Countryside in crisis
Mrs Mather held a special assembly to unlock the youngsters' fears. Some, she says, believed people could catch the disease. Others were upset because they knew their pets would have to die if the family farm became infected. One child was deeply disturbed by images of cattle being lifted by the legs on to the funeral pyres. "Nothing as shocking as this has happened before," says Mrs Mather. "Being a hill farmer can be a struggle, but this is threatening people's livelihoods completely. Everyone is on tenterhooks."
Teachers helped Lorton's 77 pupils to talk through their anxieties. Village schools have tremendous strengths, says Sue Stoner of Action with Communities in Rural England (Acre ). "Recent exam results show that small schools do incredibly well. Children flourish when taught in a small, caring environment."
Acre sees village schools - like village pubs, shops and post offices - as vital to rural life. But until 1998 more and more were being closed on grounds of cost - their only future as a desirable family home. Then the Government stepped in.
Peter Bradley, chair of a group of rural Labour MPs, is proud of the decision to halt the closure of village primaries. For him they hold the promise of a brighter future - and not just for children. He sees them spreading the gospel of lifelong learning, with headteachers possibly adopting a Scandinavian-type role with wide-ranging social as well as educational responsibilities.
Mr Bradley, who represents the Shropshire constituency of Wrekin, is wary of talk of crisis. Agriculture at its most labour-intensive accounts for just 7.5 per cent of the rural workforce. he says. "Of course farmers are going through a terrible time and we must be supportive. But what about the other 92.5 per cent?" The rural economy is grwing faster than the urban one, he says, so to talk of disaster is to ignore the extraordinary diversity of life outside cities.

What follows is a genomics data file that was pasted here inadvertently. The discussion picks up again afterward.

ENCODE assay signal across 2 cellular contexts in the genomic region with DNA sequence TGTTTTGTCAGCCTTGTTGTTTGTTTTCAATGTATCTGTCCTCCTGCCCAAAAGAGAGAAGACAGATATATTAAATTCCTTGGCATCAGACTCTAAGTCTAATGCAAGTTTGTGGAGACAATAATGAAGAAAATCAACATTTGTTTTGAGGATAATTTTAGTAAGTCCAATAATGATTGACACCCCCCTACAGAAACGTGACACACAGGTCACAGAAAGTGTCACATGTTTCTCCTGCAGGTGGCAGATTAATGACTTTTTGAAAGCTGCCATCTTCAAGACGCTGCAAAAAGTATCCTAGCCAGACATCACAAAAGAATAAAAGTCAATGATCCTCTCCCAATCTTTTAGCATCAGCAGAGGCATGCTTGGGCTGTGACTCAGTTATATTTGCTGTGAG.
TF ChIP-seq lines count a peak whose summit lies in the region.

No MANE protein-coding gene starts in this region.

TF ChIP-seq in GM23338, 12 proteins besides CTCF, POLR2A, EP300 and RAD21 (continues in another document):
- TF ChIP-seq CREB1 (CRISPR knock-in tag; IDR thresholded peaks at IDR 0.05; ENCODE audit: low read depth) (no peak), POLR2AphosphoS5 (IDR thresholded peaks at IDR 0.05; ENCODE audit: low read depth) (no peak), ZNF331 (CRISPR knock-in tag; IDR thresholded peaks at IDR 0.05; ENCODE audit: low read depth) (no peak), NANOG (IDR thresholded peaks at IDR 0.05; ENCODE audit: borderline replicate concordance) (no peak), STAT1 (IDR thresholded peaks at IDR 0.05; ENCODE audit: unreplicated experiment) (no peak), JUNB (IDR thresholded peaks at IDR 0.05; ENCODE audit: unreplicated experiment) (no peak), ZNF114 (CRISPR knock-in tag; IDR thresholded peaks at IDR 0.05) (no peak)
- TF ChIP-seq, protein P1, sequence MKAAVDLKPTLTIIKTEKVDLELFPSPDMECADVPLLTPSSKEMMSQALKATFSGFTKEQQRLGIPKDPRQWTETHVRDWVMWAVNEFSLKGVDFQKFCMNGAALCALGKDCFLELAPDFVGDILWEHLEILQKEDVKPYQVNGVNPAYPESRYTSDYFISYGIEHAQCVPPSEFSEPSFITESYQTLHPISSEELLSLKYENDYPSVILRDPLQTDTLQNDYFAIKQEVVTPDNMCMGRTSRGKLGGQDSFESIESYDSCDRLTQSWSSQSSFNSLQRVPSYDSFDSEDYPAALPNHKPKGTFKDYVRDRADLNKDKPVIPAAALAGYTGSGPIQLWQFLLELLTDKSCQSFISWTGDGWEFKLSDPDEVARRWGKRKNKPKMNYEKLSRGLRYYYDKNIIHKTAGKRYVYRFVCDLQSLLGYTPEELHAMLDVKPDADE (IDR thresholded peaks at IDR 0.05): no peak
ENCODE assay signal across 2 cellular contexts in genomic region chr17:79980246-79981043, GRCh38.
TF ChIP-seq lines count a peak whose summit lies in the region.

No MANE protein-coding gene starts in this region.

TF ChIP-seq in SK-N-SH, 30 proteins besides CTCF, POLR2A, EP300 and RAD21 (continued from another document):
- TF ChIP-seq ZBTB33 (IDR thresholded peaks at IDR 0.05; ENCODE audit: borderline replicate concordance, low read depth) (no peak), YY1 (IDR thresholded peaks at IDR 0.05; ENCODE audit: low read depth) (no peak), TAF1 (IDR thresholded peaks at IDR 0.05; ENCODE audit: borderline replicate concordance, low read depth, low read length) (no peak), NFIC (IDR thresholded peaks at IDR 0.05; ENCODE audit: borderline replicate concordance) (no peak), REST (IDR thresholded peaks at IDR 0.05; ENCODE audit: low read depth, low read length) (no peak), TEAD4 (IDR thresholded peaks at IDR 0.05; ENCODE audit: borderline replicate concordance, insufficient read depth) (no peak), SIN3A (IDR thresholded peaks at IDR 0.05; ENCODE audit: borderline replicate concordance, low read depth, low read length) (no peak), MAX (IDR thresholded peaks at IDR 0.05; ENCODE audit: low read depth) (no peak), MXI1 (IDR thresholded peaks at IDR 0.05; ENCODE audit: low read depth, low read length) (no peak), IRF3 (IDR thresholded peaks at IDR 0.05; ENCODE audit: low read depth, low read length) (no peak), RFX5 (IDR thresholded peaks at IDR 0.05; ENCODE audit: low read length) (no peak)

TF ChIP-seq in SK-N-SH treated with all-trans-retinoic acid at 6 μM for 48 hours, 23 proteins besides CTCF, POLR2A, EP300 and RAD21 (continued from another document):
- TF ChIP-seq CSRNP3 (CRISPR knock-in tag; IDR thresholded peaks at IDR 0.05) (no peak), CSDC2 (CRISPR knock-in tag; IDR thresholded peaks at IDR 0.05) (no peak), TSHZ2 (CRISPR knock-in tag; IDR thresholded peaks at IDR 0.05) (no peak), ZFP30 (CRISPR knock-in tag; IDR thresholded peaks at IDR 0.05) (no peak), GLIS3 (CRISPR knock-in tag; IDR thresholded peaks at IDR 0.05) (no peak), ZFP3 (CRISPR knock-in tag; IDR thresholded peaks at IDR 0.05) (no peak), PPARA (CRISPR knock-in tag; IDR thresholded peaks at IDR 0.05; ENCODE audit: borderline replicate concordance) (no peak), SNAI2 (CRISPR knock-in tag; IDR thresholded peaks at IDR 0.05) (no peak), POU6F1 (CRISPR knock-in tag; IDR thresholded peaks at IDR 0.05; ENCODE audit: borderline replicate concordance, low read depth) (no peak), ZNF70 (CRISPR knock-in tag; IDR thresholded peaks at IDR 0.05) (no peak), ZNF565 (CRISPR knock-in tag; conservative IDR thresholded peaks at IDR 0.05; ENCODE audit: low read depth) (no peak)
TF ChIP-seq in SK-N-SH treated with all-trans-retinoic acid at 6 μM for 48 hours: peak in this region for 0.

Nevertheless, fears remain. Researchers from Aberdeen University earlier this year warned of the risk of the rich taking over the countryside, leaving the poor ghettoised in urban areas. A north Yorkshire survey of 60 18-year-olds found that by the age of 22 only one had managed to achieve an independent life in a rural district. The rest lived with their parents or had moved to a city.
Sue Stoner knows the dangers. "Once you stop catering for the next generation, your villages are dying," she says. Give in to commuters and retired people, and house prices go up and locals move out. "You end up with an unbalanced population."
Not all rural schools are small. Stan Aspinall is head of a 1,500-pupil comprehensive in Whitehaven, about 15 miles from Lorton primary. The seaside town of 50,000 is not prosperous. The old industries of steel and coal mining have long gone and the agricultural blight has seen a significant rise in the number of children claiming free meals. "The farming community is not the future," says Stan Aspinall, who believes the future lies in tourism - another victim of foot and mouth. Whitehaven is an "undiscovered Georgian gem", a new town built on the back of the slave trade and once England's second port. He hopes a refurbishment scheme funded by British Nuclear Fuels at Sellafield (the area's major employer) and European cash, may help stem the drain of talented youngsters from the area.
Mr Aspinall also expects much from Whitehaven's bid, with 14 other local schools, to become an "excellence cluster". The scheme, an extension of the Excellence in Cities initiative, would bring the schools pound;650,000 over three years. As in the urban scheme, the ingredients include mentors and programmes for gifted children (see feature, page 14).
Mr Aspinall intends to use the money to fight cultural deprivation. "There is an insular feeling here. The motorway is a long, mountainous drive away. Out there is somewhere our children seldom visit. We want to give them the sort of experiences inner-city kids take for granted."